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Tesi etd-12012015-092306


Thesis type
Tesi di dottorato di ricerca
Author
NESPOLO, JACOPO
URN
etd-12012015-092306
Title
Scaling behaviour of quantum systems at thermal and quantum phase transitions
Settore scientifico disciplinare
FIS/02
Corso di studi
FISICA
Commissione
tutor Prof. Vicari, Ettore
Parole chiave
  • cold atoms
  • inhomogeneous quantum systems
  • critical phenomena
Data inizio appello
26/12/2015;
Consultabilità
completa
Riassunto analitico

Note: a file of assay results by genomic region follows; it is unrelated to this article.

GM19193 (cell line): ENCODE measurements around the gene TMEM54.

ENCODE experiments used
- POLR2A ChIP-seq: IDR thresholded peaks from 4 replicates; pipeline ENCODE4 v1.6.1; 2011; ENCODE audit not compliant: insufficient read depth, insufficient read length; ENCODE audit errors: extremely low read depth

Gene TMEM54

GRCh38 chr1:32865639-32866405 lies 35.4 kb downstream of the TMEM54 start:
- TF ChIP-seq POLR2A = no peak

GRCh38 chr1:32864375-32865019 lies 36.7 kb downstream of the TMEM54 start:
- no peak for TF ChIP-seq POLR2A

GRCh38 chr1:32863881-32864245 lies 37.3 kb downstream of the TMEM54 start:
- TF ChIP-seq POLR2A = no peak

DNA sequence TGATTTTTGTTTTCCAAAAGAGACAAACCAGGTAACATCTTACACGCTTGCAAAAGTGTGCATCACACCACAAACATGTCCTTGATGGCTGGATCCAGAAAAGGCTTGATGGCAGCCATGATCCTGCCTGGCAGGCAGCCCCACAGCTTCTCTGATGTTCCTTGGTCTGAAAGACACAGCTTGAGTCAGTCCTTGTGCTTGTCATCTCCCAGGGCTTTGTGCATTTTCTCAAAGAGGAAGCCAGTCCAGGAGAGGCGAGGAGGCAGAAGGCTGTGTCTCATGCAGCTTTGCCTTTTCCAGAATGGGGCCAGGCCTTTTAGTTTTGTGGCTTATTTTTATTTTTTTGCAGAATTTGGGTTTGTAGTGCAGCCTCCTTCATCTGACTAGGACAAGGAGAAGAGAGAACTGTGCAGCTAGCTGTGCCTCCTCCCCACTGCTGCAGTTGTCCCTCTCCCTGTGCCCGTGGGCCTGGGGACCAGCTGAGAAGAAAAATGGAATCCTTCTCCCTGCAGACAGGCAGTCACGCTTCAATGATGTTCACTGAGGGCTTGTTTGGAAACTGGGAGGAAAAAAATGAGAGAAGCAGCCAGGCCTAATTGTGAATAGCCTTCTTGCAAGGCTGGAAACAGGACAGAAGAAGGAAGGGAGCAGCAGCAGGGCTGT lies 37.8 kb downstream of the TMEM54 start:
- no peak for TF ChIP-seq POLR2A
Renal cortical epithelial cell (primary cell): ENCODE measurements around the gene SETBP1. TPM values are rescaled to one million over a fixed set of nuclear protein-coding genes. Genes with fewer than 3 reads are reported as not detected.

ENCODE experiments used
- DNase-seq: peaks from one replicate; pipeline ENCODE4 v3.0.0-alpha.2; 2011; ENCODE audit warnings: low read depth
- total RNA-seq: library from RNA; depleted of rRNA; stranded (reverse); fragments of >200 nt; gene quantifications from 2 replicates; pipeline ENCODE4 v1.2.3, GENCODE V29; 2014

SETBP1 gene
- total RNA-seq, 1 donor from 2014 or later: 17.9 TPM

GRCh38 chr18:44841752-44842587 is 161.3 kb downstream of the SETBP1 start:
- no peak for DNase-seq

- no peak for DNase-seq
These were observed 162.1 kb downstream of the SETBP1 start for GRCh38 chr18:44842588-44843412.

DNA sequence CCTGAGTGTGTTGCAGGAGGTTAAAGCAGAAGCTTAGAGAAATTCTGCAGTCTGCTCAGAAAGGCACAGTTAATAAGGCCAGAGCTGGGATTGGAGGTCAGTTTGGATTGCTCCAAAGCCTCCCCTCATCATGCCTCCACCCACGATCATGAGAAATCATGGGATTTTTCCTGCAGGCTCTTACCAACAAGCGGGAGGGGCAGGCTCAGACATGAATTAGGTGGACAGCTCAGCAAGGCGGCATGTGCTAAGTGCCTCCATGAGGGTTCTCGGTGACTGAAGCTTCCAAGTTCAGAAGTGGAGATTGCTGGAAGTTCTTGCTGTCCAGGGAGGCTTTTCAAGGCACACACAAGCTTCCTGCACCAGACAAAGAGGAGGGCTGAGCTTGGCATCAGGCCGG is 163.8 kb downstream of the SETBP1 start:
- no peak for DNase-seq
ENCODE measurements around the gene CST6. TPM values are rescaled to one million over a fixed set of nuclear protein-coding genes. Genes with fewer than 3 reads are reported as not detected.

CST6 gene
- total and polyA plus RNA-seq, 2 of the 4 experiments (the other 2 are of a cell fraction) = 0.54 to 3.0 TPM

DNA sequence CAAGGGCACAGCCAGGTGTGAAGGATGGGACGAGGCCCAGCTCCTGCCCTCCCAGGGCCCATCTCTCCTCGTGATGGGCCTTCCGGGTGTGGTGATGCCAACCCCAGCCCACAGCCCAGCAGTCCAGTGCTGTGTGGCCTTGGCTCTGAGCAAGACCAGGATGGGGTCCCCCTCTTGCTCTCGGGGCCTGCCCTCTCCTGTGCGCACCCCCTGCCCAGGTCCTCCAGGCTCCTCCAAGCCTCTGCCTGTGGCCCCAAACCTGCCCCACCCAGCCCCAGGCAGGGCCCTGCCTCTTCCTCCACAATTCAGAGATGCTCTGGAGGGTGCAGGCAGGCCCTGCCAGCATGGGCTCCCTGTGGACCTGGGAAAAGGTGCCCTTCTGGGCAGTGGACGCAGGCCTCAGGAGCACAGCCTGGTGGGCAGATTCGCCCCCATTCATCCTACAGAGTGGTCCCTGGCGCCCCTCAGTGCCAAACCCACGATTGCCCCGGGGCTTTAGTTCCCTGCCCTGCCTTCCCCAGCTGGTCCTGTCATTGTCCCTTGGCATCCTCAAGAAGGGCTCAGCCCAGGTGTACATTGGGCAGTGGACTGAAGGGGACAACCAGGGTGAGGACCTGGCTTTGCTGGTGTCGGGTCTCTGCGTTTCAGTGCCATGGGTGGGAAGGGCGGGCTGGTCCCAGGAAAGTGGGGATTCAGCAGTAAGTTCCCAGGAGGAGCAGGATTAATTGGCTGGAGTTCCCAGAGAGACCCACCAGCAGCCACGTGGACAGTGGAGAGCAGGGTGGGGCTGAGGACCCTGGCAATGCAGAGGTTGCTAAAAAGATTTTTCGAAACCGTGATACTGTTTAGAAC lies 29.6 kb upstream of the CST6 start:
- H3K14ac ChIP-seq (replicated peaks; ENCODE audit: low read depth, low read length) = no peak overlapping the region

Experimental setups are finite in space and hardly ever in homogeneous <br>conditions.<br>This is very different from the ideal settings of the thermodynamic limit <br>often adopted in condensed matter theories.<br>Therefore, close to phase transitions, where typically long range correlations<br>build up, it is important to correctly take into account the way in which<br>boundaries and inhomogeneities affect the critical behaviour.<br>This can be achieved by means of the finite-size (FSS) and trap-size (TSS)<br>scaling theories, which generally apply to continuous phase transitions, where<br>one can define a diverging length scale.<br>FSS and TSS are reviewed in the first part of this work, together with some<br>general properties of systems close to phase transitions.<br><br>We then numerically study the TSS properties of the continuous<br>finite-temperature phase transition of the Bose-Hubbard model (BH) in two and<br>three dimension.<br>This quantum model realistically describes experiments with ultra-cold bosonic<br>gases trapped in optical lattices.<br>In three dimensions, the BH exhibits a standard normal-to-superfluid<br>transition.<br>In two dimensions, the transition becomes of the Berezinski-Kosterlitz-Thouless<br>type, characterised by logarithmic corrections to scaling.<br>We perform thorough FSS analyses of quantum Monte Carlo data in homogeneous<br>conditions to extract the value critical temperature.<br>In two dimensions, this requires devising a matching method in which the FSS<br>behaviour of the 2D BH is matched to the classical 2D XY model, whose<br>transition belongs to the same universality class.<br>We subsequently verify the validity of the TSS ansatz by simulating the trapped<br>systems at the critical temperature.<br>We find that the TSS theory is general and universal once one takes into<br>account the effective way in which the trapping potential couples to the<br>critical modes of the system.<br><br>In the last part of this Thesis, we extend the FSS and TSS to discontinuous (or<br>first order) quantum phase trnasitions.<br>Discontinuous transitions do not develop a diverging length scale in the<br>thermodynamic limit, but are rather characterised by the coexistence of<br>domains of different phases at the transition.<br>The typical size of single-phase domains induce a behaviour that closely<br>resembles finite size scaling.<br>We find that the scaling variable that parametrises the scaling behaviour at<br>discontinuous transitions is the ratio of the perturbation energy driving the<br>transition to the finite-size energy gap.<br>We further find that inhomogeneous systems exibiting first order transitions<br>can be treated heuristically in analogy with the TSS behaviour at continuous<br>transitions.<br>These findings are confirmed numerically on the quantum Ising and quantum Potts<br>chains, which are simulated using density matrix renormalisation group<br>techniques.
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